This makes the Conservative’s change in fortunes even more remarkable. Indeed, the leader is far more successful in getting positive media coverage when he actively avoids political issues.
Many PROs would have been racking their brains last week on how to use Father’s Day to get their clients’ messages across. But Tory Central Office came up with the best scam of the lot, placing a piece ‘by David Cameron’ in The Sunday Times. It was full of gushing family references, ensuring headlines such as ‘My family comes before Number 10’ and ‘Cameron urges fathers to share in birth magic’. The stories were inevitably combined with earlier photos of Cameron carrying his new sprog in a sling.
I can’t think of any leader who has been so ruthless in using his family to promote his politics since, er, Tony Blair. Sure, Tony had his ‘clause 4 moment’ and put ‘New’ in front of Labour, but he never missed a trick when it came to promoting the family image. Perhaps the most memorable occasion was the ‘accidental’ family portrait mug Blair grasped at a Downing Street photocall. Chancellor Gordon Brown remains far more careful in ‘using’ his boy for publicity.
There have been media mutterings about Cameron’s ‘shallow’ agenda and his reliance on the photo op, but the public still seem to lap it up. As a former PR man, he is well aware that the Tories’ image was at rock bottom when he took over. He is also smart enough to realise that he won’t improve that image by coming up with loads of new policies. No, he’s safer ditching old, unpopular ones and rebuilding people’s trust in the party.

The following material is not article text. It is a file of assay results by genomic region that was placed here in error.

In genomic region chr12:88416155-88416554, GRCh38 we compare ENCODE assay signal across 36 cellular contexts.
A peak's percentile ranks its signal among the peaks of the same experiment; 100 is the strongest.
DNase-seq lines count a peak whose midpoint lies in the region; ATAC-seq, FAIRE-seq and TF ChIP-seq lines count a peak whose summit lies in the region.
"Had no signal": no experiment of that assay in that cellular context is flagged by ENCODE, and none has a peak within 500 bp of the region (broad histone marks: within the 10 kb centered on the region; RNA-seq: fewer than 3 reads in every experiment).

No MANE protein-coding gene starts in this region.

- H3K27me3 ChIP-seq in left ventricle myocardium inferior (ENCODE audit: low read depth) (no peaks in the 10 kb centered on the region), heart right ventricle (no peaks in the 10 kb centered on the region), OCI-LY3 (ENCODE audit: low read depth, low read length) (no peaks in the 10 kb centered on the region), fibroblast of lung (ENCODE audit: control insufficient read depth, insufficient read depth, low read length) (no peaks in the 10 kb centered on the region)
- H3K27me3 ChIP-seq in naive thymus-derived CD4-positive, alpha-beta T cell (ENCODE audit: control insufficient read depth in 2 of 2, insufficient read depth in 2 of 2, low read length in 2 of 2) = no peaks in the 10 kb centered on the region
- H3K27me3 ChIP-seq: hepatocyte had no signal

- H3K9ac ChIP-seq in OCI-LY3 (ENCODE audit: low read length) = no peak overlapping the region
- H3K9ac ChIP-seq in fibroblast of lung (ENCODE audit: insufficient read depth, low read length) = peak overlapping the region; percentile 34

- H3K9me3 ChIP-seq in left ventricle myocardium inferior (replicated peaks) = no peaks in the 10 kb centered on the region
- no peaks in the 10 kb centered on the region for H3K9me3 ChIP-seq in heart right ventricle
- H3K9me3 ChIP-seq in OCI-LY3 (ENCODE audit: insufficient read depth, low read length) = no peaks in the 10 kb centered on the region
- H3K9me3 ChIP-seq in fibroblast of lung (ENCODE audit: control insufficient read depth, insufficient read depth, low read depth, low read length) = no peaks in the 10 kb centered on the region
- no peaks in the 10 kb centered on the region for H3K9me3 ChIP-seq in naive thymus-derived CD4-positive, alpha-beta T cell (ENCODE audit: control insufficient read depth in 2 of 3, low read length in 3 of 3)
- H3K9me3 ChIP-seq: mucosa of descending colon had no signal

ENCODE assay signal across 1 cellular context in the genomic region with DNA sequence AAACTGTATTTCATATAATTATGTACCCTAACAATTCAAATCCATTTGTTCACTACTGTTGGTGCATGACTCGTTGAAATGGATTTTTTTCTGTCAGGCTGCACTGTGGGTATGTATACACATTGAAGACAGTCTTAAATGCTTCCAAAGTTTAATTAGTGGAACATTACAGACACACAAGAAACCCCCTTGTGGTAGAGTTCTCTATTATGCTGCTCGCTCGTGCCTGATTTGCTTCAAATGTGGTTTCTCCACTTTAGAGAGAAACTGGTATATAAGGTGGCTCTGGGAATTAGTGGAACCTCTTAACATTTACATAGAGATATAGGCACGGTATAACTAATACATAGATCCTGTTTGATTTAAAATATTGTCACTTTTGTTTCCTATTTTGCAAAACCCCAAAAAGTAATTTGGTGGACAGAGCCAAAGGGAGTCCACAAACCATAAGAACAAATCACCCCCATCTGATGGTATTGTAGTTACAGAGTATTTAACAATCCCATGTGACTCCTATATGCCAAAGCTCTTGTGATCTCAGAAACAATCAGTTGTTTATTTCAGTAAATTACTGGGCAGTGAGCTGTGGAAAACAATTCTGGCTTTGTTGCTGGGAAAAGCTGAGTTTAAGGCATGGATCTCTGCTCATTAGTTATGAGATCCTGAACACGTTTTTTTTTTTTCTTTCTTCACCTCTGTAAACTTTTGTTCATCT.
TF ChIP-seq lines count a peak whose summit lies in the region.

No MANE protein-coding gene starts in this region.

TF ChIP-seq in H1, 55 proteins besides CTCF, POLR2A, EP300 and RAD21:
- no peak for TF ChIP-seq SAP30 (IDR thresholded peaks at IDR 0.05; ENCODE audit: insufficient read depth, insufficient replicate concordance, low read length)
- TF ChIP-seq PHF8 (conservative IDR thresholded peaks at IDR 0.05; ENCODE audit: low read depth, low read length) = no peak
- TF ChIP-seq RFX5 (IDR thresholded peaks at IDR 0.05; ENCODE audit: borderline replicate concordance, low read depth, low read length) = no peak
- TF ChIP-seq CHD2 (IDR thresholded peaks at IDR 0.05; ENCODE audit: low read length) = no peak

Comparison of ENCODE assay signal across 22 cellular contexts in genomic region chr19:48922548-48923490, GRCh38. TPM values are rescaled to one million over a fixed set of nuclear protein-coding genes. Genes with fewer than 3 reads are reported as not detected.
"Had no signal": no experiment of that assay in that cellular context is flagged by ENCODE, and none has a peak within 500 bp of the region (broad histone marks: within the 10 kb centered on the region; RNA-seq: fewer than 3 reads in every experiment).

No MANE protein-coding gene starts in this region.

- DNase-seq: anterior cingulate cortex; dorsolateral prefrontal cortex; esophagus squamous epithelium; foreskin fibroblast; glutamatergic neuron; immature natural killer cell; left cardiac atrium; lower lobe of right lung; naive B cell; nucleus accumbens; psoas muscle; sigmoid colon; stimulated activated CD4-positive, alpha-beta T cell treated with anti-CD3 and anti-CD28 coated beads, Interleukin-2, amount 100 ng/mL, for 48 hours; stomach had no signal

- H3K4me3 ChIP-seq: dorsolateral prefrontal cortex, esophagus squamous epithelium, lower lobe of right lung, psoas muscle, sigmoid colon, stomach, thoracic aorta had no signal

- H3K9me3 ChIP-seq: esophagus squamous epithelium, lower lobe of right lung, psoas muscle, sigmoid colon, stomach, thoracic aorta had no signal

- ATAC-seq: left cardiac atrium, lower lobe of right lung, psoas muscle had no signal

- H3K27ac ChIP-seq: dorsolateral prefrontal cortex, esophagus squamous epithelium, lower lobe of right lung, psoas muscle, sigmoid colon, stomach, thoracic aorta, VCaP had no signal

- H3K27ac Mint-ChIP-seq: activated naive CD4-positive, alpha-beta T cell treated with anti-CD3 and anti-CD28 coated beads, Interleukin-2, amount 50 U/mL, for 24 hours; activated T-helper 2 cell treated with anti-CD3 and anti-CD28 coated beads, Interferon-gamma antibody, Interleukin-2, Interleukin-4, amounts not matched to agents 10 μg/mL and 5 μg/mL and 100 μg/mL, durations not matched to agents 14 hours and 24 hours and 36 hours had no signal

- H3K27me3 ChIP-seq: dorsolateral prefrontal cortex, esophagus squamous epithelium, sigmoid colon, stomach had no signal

Again, Blair did the same, providing plenty of memorable photo opportunities after being elected to Downing Street in 1997 – for example, playing keepy-uppy with Kevin Keegan on the back lawn of his official residence, and speaking fondly of the ‘People’s Princess’.
There will come a time when the Tories will need to come up with new policies, but there’s no rush. Cameron knows new policies will go down a lot better if the party is a little more popular. His private polling has shown that many previous policies were supported by the public until they realised they were Tory ones.
His immediate challenge, therefore, remains the media image.